Tuesday, August 30, 2016

Faith (noun)

1. complete trust or confidence in someone or something.

2. strong belief in God or in the doctrines of a religion, based on spiritual apprehension rather than proof.

“Film”… for 100 years the reigning heavyweight champ of storytelling. This was not always so.

The best of film touches on our primal fears and greatest victories. We are omnipresent, observing our favorite actors charging across megaplexes, televisions and cellphones. Looking down into their little worlds of make-believe sets and CGI co-stars. Watching their struggles and dreams from afar.

And if the film is good, really cinema-good, we find ourselves inside these characters. Inside their heads and stories as our cinematic avatars span all times, from ancient dramas to future star worlds, and life’s great conquests repeat.

And in the best of these… “faith” is rewarded.

In one’s self. One’s mission. One’s team. The first definition.

As our maze-bound doubles confront impossible odds and unbeatable foes, we cheer them on, saving the universe, reaching for glory, winning the war, rescuing the damsel and saving the universe. Again. And again…

Entertaining, sometimes. Profitable, hopefully. This is a business after all.

But with interchangeable stories and plots we saw last week, it’s no wonder they are dissolved and forgotten like after dinner mints by the time we reach the car.

Faith (noun)

2. strong belief in God or in the doctrines of a religion, based on spiritual apprehension rather than proof.

The second definition and the real question here. Can faith of a “spiritual” nature be captured on film?

A question too big to know. Films too pretentious to construct. As pretentious as this article perhaps, for they are unhip. Unmarketable. Flyover stuff at best and certainly not cinema.

Most in power turn away at the thought of making them. And those brave souls who would are soon too burdened and scared to try; life is short and so are careers.

But we can make them. And should try, as God knows this world could use them. And others have somehow. Others have. They turned from the formulas and certain box office with a small spark and wondered how.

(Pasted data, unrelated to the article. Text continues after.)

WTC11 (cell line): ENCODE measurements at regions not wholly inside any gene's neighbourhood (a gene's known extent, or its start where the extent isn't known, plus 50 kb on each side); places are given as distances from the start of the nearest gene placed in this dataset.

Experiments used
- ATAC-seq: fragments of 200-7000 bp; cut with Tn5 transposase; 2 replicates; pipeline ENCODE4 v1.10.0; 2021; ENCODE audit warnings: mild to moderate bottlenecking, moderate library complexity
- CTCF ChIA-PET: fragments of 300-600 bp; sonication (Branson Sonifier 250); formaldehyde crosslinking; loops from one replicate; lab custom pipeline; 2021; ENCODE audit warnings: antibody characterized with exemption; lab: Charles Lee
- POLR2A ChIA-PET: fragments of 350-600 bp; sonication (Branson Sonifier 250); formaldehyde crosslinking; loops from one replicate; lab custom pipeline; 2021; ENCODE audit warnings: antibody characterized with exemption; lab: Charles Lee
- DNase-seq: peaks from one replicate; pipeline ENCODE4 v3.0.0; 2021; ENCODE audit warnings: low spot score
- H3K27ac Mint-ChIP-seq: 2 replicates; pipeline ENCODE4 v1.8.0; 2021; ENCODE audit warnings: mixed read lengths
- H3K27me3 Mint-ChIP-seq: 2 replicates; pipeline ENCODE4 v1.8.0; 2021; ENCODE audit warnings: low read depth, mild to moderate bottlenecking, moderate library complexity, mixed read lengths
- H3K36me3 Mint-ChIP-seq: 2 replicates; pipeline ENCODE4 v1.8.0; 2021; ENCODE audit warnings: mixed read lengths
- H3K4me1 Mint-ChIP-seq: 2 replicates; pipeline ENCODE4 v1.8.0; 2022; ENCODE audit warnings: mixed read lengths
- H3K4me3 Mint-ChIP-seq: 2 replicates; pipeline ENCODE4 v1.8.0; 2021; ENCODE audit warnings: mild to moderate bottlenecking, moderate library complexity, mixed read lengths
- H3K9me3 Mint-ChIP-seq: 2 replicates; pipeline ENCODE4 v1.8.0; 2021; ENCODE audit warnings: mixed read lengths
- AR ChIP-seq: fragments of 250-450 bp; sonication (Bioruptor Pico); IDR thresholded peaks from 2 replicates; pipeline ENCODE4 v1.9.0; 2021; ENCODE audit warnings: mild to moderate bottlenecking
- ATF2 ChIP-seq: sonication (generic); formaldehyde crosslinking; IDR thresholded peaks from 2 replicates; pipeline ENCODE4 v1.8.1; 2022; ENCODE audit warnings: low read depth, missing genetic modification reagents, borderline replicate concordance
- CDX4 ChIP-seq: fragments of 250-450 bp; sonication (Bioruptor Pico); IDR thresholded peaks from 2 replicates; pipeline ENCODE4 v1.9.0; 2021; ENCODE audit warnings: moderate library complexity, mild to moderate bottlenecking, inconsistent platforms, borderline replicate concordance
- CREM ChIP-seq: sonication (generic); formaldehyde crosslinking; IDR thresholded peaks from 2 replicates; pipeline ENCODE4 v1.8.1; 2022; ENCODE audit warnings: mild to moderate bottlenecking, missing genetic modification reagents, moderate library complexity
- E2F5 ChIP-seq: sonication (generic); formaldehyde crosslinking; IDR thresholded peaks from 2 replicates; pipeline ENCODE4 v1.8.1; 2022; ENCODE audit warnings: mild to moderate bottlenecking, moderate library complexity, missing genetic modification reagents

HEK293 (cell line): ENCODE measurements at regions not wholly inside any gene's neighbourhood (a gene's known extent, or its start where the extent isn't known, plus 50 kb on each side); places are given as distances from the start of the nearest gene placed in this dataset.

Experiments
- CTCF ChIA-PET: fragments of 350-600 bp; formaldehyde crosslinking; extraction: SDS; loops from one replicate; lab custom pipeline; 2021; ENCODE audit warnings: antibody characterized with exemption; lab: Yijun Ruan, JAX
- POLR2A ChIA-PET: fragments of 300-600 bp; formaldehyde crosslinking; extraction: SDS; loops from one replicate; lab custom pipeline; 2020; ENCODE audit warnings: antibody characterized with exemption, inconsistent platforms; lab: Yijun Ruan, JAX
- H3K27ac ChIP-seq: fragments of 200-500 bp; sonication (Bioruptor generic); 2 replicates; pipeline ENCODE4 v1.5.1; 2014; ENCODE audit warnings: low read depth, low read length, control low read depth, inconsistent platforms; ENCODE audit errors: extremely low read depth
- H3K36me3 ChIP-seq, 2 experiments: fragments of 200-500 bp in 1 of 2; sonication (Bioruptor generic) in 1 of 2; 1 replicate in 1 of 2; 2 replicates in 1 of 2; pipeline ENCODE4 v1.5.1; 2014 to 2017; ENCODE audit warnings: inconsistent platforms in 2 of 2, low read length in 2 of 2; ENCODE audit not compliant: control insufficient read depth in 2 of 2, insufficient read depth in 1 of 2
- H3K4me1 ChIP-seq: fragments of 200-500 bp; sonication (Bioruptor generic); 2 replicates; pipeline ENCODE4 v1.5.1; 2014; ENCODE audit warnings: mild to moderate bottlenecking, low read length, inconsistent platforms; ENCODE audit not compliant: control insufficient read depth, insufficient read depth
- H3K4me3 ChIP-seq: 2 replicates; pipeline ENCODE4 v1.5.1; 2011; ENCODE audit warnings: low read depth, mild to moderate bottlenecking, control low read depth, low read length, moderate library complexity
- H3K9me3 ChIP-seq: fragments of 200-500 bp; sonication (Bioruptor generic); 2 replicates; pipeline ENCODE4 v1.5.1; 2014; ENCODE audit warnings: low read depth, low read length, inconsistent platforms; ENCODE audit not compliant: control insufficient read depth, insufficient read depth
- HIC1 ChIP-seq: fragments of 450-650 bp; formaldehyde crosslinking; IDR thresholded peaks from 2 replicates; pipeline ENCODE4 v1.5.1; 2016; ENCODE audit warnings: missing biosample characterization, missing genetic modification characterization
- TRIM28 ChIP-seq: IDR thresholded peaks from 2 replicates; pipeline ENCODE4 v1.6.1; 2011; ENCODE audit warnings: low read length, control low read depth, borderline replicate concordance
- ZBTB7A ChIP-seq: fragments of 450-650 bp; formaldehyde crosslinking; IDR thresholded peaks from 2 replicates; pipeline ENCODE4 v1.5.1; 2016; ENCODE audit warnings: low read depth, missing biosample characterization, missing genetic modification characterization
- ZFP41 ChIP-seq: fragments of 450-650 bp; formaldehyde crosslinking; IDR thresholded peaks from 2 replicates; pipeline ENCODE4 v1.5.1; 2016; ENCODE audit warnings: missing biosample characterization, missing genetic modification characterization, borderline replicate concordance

And that spark caught fire when they realized the way lies not in them, but in what stories they chose to tell.

Old stories. Stories that can be cloaked in modern dress and times, can have heroes and dragons and demons, but these are not popcorn fluff designed to open big and sell laser toys. These are deeper stories that existed before books or film and invoke a sense of the miraculous. Even God.

Stories that… fictional or true, were once only whispered. Then passed down. Then written down. And now occasionally filmed.

They are most definitely not stories centered on winning the day or the race or the girl, but of initiation and transformation.

Of trial by fire.

Of facing one’s shadow.

Of dying for something greater. And rising anew.

Of forgiving.

And recognizing the grace of life. And letting go to it.

And becoming part of it.

And God among us…

Stories most find too afraid to tell. But the irony is they are the only stories worth telling for we all seek transformation.

And they are the way we’ve always learned to reach higher. To fly. And heal.

And the thing that invokes the greatest fear is the underlying question inside these stories. A question that harkens back to the second definition and a purpose that innately draws us to hear and read and see them again and again and again.

A bigger purpose and question outside of all cinema. All books.

A question lurking deep inside these stories. The way they’ve always made us overcome. Demanded we look to our better selves. To the heavens.

With their feeling of wholeness. And returning home.

And our deepest desire to be good and true.

And end these mortal travails.

And eventually we understand the question and ask whence these stories came. And realize… why.

And so we must consider well the stories we choose to tell.

Paul Aiello wrote the story and co-wrote the screenplay for the film “Risen”.

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